- Warmup, ukemi
- Green belt demo for Kel: tegatana, hanasu, Nijusan #1-5. Good job on all of it. Gedanate needs work (but mine does too). Remember same-hand-same-foot on the releases. Work on turning your whole body (i.e. your back hip and shoulder into the pushes during tegatana.
- One run-through of Shichihon to refresh the order
- Chain #2, including kotetaoshi and gyakugamae ate
- Randori for the rest of class
- warmup, ukemi
- osotogari by the numbers: 1) stand next to uke, 2) stretch your leg out behind him, 3) sweep the leg. Worked pretty good with this crowd.
- kesagatame, again, by the numbers: 1) knee on the ground, 2) wrap the arm, 3) sit on your butt, 4)hold the head. Again, worked pretty good.
- uphill escape from kesagatame - no counting this time. worked pretty good except they had a hard time extracting the trapped arm, so I had them step over and pull uke to his back for a pin. This was good for a lot of grunting and groaning and energy expendature. Lots of fun. I even had kids where they would volunteer to be on the bottom of the hold-down.
Mrs. Red, Here are the links to the video I told you about. They sure are having a load of fun:
(Feb. 15, 2008)PARIS--The International Judo Federation will consider a proposal to eliminate the koka from the scoring system, while also making a wrestling-like tackle illegal, it was learned Wednesday.
The federation will propose at its executive council meeting on March 6 that the koka, the lowest of the four levels of scoring, be eliminated, with the new rule possibly coming into effect in time for the Beijing Olympics..Currently, there are four levels of scoring--koka, yuko, waza-ari and ippon--depending on what part of the body hits the mat when thrown by an opponent. But there is no firm criteria for distinguishing between them.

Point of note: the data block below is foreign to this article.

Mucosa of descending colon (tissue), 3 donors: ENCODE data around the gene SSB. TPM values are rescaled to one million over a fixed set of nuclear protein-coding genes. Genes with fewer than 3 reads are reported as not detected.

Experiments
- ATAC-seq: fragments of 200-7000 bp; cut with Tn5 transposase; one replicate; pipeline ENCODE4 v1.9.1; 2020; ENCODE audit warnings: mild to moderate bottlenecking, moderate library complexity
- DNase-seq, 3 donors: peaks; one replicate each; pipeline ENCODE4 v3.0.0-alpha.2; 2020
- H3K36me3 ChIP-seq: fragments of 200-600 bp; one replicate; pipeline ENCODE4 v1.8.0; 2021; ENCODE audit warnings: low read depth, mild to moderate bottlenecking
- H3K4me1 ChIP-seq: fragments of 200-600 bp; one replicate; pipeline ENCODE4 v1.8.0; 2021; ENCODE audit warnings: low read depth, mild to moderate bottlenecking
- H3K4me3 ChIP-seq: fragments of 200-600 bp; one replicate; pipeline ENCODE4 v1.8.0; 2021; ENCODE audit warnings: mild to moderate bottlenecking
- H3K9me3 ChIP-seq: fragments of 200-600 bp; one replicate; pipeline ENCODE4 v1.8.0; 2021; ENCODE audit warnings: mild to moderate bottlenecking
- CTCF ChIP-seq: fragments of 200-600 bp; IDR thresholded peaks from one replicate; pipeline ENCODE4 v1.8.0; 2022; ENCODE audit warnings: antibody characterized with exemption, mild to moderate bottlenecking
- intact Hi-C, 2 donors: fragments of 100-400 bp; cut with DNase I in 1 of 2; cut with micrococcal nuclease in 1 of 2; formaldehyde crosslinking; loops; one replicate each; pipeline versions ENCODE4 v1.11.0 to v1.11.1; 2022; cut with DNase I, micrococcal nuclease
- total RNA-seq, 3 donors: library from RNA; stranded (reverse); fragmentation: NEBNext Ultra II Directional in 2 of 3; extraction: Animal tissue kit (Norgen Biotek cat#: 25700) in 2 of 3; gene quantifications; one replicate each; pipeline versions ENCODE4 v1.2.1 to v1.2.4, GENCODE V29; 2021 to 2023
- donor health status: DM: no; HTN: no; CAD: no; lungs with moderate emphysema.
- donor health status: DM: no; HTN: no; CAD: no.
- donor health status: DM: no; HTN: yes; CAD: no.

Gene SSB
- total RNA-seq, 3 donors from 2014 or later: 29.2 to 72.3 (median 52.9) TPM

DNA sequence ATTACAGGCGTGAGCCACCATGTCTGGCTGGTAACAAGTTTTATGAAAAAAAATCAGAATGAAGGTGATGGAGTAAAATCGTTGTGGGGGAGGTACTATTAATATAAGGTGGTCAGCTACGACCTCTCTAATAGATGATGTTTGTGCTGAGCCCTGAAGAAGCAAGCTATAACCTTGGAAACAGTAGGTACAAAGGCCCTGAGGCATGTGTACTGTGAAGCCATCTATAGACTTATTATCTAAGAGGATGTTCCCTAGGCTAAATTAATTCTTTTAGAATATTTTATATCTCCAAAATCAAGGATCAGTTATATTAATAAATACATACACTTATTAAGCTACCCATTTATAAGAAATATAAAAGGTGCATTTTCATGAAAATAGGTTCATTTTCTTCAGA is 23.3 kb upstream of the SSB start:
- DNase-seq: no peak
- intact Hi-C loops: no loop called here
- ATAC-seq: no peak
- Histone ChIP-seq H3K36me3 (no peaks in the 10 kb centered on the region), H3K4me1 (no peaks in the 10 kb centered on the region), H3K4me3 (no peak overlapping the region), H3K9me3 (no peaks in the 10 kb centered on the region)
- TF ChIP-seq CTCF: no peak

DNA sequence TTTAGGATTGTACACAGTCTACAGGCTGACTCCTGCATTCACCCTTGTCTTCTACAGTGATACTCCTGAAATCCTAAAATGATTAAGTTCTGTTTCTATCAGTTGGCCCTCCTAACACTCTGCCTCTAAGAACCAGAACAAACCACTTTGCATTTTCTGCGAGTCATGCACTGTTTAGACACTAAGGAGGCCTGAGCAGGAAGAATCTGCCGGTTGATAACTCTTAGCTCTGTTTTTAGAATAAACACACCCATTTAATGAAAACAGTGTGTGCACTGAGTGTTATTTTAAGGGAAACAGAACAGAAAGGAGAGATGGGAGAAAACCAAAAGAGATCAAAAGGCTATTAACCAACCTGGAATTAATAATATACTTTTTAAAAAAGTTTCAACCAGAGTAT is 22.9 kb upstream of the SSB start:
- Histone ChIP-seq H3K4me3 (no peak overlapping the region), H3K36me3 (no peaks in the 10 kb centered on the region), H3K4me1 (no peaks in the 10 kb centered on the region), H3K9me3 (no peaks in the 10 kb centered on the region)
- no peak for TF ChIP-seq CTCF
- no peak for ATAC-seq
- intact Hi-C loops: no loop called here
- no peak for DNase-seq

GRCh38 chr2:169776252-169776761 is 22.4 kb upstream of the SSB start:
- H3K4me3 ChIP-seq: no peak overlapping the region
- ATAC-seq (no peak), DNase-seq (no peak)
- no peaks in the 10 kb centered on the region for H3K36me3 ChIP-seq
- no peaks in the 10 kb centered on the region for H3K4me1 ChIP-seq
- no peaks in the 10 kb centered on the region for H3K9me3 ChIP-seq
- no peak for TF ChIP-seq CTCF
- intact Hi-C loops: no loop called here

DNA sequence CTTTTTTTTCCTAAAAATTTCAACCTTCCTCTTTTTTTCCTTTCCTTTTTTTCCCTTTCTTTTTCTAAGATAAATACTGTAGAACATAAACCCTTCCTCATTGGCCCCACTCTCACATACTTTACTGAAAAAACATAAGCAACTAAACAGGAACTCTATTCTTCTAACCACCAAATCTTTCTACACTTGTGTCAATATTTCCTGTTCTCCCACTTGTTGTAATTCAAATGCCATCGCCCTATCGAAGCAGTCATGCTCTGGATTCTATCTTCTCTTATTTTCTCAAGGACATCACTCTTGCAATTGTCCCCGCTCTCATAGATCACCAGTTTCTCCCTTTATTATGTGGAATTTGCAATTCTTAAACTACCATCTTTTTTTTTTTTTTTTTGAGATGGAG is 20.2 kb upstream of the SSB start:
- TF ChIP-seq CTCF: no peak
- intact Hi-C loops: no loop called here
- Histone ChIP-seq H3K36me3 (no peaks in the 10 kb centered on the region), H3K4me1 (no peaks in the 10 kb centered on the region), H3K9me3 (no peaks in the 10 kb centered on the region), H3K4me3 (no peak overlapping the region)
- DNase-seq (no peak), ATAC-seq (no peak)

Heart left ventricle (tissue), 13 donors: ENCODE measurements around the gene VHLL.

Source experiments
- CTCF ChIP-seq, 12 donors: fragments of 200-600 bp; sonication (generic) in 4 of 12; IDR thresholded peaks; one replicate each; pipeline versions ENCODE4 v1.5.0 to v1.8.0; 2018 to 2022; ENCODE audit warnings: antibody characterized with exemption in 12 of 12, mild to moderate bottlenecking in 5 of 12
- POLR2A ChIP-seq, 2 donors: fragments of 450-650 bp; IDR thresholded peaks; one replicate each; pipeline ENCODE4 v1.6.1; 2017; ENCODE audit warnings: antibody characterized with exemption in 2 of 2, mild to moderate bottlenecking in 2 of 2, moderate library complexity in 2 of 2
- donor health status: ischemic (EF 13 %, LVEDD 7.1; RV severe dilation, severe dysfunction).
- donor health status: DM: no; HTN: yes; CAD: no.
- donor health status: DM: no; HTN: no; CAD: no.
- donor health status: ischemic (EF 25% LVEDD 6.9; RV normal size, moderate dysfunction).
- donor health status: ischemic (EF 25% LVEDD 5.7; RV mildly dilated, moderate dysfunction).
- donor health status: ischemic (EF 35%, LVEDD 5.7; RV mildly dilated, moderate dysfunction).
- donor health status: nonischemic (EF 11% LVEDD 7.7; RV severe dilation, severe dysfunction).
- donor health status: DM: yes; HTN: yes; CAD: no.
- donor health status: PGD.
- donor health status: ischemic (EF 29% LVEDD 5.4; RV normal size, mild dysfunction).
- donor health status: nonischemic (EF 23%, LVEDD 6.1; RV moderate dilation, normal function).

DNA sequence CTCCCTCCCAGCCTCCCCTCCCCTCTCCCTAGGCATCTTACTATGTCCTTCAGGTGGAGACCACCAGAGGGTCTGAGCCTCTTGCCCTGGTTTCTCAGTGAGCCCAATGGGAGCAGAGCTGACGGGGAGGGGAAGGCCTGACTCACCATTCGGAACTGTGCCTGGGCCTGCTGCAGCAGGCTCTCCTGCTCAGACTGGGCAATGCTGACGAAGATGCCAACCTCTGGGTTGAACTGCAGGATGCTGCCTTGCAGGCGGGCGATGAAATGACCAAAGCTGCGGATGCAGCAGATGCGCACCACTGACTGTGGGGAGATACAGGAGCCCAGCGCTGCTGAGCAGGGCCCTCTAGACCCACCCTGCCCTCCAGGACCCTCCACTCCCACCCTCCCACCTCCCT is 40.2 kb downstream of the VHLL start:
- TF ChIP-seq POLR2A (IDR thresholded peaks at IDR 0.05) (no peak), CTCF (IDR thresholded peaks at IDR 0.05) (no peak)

By eliminating the koka, it is believed that judges will be able to demarcate the differences better..Japan, which emphasizes traditional judo with its big throws, has recently been hard-pressed to match the European style of building up points with small techniques such as the wrestling tackle..Under the proposed rule, the competitor will no longer be able to execute such a move without first grabbing the opponent's uniform..In addition, a judges' decision will again be used to break ties. If all three are in agreement, the match will end; if not, then the match will continue in a sudden-death overtime format.
While Japan welcomes the rule changes, some officials expressed concern that this summer's Olympics may be too soon to introduce them.
- This technique contains two tenkan motions and sorta describes a yin-yang shape on the floor. Either of the tenkan motions might cause uke to fall. In fact, in aiki demos you often tori throw uke facefirst into the ground and uke pops back up as tori switches directions and clobbers uke.
- Think of the hook around the head as a feeler instead of an end-effector. If you pull hard with the head-hand then you can spoil the technique and give uke stability.
- Try throwing with a tenkan motion back into the front of uke's hips instead of a clothesline.
- Try throwing with a palm to the face, like aigamaeate. This is a much better small-tori technique than the clothesline.
- This can be thrown as a hip throw.
- Shichihon no kuzushi
- chain #1 emphasizing whole-body motion, stepping to release, and the hand trades in the gaeshi-hineri loop. udehineri was working especially well today. Rob's dominant left side was not as coordinated as his non-dominant side today - interesting.
- various ryotedori and ushirodori from the koryunokata - these things seem to make tori more slippery and harder to hold onto.
- Tegatana emphasizing whole body motion like in the Chinese exhortation to "consider the palm as the center."
- Chain #4, including the gaeshi-hineri loop and the left-right loop
- Chain #8 - ushiroate
- Rokukata tentai maeotoshi
Tomorrow: 5:00am workout with Rob
“I don’t give a d___ if the student ever consciously understands what I am teaching. My job is to reprogram the student’s subconscious mind to make appropriate defensive reactions to attacks.”
- Patrick Parker (6d aiki, 5d judo)
- Mike Belote (5d karate)
- Vincent Fernando (5d karate, 3d judo)
- Greg Jefferson (3d karate)
- Jamie Allen (2d aiki, 1d judo)
- Brian Biggs (2d karate, 1d aiki)
- Patrick McKlemurry (2d karate, 1d aiki)
- Rob Belote (1d aiki, 1d judo, 1d karate)
- Kim Venable (1d aiki, 1d judo)
- Bryce Lumpkin (1d aiki, 1d judo)
- Chad Morrison (3d judo)
- Jennifer Biggs (1d karate)
- Sam Brown (1d aiki)
- John Wood (2d aiki, 1d judo)
- Kel Feind (2d aiki)
- Mario Melendez (3d aiki, 2d judo, 3d karate)
- Andy Sims (1d aiki)
- Jason Fortinberry (1d judo)
- Todd Pierson (1d aiki)
Want to earn your place on the list? Contact me at firstname.lastname@example.org.